Since the Memorial Day holiday, the uptick in COVID-19 cases in Utah has been undeniable. With 590 new cases reported in Utah on Thursday alone, increased infection rates are threatening hospital capacity.
To help stop the spike in COVID-19 cases, the Utah Hospital Association in collaboration with hospitals across the state kicked off “Mask Up Utah” this week.
The question of whether or not to wear a mask has become a divisive issue, but after several months of research one thing has become clear - wearing a mask can help prevent the transmission of COVID-19 cases.
Dr. Amy Khan, medical director for Regence BlueCross BlueShield of Utah said, "Most people who are infected are asymptomatic or pre-symptomatic and can unknowingly spread infection to others. Face coverings reduce the spread of droplets when talking, coughing or sneezing." Dr. Khan explained that research now shows that the odds of transmission are reduced by as much as 80 percent when people use face masks.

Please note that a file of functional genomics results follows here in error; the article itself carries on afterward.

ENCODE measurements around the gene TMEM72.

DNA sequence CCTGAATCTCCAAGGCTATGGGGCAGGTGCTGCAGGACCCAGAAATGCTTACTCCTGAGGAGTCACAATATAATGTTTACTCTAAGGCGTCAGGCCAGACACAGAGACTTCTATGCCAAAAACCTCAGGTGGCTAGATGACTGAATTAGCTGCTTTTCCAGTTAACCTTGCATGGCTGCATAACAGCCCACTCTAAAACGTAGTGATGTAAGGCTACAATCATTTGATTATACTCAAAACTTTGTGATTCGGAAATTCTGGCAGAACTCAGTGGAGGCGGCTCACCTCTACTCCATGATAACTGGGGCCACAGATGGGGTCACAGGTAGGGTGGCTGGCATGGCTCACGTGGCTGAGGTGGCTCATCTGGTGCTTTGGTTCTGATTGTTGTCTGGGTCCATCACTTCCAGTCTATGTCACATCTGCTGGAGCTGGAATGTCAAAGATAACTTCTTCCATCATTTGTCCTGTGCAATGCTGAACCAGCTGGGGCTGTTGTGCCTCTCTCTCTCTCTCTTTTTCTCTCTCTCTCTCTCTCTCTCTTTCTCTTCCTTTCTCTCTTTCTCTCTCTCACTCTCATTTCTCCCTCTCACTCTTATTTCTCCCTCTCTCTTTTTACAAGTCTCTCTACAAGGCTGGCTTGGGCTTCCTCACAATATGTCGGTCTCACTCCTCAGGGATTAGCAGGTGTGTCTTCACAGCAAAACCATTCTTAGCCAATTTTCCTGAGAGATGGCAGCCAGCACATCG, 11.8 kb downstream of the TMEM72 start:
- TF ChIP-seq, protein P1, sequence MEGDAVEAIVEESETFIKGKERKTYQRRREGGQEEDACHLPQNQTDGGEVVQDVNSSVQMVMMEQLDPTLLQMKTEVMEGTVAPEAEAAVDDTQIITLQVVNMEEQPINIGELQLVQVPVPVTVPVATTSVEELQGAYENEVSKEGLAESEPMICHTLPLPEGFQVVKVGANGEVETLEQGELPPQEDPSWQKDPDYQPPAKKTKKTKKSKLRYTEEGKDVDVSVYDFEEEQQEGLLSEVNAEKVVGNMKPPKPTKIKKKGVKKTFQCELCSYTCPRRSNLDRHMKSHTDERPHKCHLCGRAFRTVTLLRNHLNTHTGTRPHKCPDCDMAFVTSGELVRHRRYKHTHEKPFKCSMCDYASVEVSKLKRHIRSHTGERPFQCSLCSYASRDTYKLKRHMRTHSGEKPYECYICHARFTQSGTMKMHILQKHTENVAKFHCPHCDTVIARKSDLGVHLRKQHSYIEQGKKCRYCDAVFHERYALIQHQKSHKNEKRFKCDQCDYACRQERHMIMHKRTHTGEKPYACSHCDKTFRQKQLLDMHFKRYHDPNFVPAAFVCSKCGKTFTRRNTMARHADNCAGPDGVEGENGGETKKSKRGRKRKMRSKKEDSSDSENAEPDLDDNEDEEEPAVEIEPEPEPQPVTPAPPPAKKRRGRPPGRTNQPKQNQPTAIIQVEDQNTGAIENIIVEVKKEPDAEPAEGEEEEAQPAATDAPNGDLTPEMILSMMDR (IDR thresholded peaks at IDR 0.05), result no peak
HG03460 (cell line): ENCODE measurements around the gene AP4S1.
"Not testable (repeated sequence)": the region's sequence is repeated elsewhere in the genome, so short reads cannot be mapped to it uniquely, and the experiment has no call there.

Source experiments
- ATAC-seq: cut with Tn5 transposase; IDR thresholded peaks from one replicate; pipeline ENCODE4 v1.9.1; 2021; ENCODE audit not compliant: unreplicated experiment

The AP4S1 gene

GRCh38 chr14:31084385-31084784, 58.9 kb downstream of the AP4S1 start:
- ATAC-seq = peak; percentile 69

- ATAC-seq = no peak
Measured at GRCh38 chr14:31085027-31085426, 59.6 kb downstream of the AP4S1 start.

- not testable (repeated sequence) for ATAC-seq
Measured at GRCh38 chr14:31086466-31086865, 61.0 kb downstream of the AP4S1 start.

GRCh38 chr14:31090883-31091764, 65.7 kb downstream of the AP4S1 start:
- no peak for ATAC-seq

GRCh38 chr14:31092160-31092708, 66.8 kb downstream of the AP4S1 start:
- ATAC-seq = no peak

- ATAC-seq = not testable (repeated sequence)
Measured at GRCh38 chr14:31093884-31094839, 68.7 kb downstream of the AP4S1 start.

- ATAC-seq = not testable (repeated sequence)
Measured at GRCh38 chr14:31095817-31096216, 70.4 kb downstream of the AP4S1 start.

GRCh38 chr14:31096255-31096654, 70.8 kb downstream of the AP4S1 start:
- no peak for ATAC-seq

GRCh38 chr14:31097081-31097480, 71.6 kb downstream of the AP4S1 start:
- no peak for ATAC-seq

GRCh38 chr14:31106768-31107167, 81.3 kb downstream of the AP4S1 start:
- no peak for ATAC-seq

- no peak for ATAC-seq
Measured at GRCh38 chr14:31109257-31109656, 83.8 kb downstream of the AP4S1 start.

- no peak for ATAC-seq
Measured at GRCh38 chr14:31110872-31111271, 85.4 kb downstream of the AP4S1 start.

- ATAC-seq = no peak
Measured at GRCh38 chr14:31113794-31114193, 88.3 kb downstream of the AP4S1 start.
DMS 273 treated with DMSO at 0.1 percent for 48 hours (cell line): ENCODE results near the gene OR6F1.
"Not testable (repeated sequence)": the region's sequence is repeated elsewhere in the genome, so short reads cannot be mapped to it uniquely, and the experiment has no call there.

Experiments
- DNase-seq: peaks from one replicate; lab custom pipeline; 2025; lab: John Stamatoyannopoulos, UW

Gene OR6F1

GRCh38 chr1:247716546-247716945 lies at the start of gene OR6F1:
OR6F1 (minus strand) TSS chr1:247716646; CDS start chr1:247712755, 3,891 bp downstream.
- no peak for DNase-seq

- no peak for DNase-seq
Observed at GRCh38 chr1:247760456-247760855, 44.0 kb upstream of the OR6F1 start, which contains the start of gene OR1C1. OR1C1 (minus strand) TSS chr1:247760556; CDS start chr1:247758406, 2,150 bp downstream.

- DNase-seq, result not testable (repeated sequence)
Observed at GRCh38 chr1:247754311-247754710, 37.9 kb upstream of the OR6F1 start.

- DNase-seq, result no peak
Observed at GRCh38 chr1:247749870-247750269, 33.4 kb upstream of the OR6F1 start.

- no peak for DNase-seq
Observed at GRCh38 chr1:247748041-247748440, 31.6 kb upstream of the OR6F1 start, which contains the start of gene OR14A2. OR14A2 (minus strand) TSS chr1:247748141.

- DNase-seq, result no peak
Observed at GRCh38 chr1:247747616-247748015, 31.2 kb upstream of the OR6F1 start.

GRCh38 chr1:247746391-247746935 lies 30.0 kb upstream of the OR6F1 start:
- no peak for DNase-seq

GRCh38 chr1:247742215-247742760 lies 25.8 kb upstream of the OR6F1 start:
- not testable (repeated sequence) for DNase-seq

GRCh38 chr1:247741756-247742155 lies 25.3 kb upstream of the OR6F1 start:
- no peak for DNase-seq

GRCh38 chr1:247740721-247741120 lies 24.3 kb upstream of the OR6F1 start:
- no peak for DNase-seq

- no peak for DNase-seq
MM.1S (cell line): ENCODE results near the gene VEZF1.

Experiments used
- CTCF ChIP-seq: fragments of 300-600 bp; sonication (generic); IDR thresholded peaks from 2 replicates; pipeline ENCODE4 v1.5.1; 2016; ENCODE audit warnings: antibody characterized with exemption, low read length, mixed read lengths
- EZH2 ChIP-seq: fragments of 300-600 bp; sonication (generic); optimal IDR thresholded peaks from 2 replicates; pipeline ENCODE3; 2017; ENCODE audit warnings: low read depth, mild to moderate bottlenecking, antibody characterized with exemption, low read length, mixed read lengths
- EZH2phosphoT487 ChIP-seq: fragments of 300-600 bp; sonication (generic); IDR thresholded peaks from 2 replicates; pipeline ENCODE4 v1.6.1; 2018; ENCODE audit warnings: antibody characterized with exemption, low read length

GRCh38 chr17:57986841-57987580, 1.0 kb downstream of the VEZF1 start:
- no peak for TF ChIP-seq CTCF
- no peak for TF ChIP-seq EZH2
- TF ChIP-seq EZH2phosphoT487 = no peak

Some of the mixed messages about face masks are linked to initial concern about having a proper supply for medical workers at the beginning of the pandemic. However, Dr. Khan says now we know that wearing a simple cloth mask in public places such as going to stores and waiting in lines - anywhere there may be a crowd or shared space.
Proper fit is also key when finding a face mask. You should look for something that fits over both your nose and mouth and be secured by loops of elastic over the ears or tied snugly tied across the back of the head. Keep in mind that finding a mask is not "one size fits all" and that you may need to try a few different styles before you find the best mask for you.
Tips for effective mask use:
· Reduces spread of infected droplets when talking, coughing, or sneezing
· Protects you and others from acquiring infection
· Fits properly over nose and mouth
· More people wearing makes is critical helping our communities stay open
· Prevents exposure to people at risk for severe disease
When to Wear Masks:
· Public places - stores, lines, bathrooms, crowded places (inside or out)
· Public transportation – bus, light rail, taxi or ride-sharing services
· Healthcare settings - doctor’s office, hospital, pharmacy, emergency room
· Workplace, performing work off-site or directly interacting with the public
· Shared spaces - libraries, elevators, work cubicles
· Outdoors whenever physical distancing is not possible
Fore more COVID-19 resources and information, visit regence.com.